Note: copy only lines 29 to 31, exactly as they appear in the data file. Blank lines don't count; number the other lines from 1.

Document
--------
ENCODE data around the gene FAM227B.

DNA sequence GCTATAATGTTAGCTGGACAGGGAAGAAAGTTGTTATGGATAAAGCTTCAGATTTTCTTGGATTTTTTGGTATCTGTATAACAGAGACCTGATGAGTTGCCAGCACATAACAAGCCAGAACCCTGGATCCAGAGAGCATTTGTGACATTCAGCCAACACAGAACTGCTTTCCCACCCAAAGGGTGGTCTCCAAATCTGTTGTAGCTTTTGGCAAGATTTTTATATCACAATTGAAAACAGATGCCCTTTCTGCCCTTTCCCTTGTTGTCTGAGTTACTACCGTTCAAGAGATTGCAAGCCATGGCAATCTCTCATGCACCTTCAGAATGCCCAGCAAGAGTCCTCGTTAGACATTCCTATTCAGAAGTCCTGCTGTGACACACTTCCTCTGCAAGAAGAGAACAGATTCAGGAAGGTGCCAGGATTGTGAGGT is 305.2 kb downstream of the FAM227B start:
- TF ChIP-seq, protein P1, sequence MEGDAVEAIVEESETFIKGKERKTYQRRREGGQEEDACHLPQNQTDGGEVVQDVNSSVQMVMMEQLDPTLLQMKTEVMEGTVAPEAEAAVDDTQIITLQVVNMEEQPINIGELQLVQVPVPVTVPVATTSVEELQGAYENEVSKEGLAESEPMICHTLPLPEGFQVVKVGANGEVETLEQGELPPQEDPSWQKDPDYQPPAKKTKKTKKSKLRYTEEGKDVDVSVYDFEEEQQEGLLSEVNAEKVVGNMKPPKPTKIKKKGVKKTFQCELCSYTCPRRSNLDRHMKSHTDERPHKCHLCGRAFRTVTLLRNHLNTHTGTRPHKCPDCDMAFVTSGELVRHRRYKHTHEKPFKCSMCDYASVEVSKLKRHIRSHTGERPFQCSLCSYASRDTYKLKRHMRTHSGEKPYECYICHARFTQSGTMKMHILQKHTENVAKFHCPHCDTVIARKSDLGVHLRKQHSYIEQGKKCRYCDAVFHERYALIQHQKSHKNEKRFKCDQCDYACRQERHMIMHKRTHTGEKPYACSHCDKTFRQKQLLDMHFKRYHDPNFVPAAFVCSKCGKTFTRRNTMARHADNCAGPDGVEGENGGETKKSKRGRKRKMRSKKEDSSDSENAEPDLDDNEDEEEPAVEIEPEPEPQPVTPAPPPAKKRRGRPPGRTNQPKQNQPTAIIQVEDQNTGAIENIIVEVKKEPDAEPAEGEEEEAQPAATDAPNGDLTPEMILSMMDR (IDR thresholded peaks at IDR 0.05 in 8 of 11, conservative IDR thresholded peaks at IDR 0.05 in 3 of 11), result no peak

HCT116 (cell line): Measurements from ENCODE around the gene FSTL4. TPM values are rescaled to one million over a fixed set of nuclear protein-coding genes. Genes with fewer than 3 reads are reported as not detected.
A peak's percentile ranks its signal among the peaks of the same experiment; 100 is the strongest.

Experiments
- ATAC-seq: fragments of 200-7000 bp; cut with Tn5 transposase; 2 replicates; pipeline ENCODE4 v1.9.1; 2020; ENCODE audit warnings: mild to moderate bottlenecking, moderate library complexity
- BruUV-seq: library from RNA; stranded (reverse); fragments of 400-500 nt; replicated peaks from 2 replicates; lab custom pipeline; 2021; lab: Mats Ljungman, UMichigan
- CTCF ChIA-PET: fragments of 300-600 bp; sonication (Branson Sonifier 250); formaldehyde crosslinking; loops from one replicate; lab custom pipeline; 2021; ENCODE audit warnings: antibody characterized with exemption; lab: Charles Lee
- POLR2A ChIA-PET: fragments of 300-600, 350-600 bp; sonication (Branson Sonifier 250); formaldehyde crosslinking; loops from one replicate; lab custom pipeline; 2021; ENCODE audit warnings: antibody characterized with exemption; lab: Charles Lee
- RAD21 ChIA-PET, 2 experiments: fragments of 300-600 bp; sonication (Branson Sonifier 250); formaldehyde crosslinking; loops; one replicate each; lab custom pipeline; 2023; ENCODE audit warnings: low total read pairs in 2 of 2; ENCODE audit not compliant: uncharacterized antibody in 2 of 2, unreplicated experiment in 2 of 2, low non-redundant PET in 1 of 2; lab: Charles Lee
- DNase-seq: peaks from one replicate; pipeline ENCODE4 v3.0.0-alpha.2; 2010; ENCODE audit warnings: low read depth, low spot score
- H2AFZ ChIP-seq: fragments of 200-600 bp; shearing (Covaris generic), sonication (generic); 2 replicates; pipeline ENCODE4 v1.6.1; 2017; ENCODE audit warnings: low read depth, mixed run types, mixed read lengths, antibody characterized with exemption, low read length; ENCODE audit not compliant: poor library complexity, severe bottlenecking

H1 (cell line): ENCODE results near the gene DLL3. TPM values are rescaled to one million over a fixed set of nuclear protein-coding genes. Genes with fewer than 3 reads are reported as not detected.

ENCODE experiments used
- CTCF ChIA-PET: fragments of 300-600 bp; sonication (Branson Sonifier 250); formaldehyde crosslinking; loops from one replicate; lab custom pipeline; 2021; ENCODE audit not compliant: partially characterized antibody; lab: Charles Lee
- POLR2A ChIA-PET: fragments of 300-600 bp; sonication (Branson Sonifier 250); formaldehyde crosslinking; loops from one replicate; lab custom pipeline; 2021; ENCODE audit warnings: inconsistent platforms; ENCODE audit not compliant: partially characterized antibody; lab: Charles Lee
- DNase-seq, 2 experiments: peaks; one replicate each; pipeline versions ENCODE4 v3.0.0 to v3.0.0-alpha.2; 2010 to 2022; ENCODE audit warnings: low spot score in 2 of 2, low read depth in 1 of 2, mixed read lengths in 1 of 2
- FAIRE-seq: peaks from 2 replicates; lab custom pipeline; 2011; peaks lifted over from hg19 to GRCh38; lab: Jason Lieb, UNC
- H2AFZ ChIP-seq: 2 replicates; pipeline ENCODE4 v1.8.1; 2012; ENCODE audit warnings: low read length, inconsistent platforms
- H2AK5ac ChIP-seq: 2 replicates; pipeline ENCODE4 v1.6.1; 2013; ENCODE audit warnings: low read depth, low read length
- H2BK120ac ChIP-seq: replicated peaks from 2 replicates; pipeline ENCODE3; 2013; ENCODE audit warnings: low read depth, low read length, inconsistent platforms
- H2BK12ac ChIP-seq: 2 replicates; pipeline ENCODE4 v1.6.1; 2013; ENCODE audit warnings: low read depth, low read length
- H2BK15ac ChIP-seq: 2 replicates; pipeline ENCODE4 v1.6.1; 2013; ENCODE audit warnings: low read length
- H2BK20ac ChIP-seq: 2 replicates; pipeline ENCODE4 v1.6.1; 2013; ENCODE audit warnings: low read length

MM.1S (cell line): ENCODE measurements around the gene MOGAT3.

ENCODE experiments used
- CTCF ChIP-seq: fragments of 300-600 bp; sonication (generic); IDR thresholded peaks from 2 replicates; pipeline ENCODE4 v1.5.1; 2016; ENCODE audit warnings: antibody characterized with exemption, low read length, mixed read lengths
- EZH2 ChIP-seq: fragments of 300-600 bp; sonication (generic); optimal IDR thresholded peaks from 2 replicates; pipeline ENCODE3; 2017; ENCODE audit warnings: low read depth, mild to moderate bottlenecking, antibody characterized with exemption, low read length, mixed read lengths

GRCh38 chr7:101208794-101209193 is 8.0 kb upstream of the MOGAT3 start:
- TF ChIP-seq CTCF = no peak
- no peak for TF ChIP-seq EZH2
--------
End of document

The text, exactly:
- EZH2 ChIP-seq: fragments of 300-600 bp; sonication (generic); optimal IDR thresholded peaks from 2 replicates; pipeline ENCODE3; 2017; ENCODE audit warnings: low read depth, mild to moderate bottlenecking, antibody characterized with exemption, low read length, mixed read lengths

GRCh38 chr7:101208794-101209193 is 8.0 kb upstream of the MOGAT3 start:
- TF ChIP-seq CTCF = no peak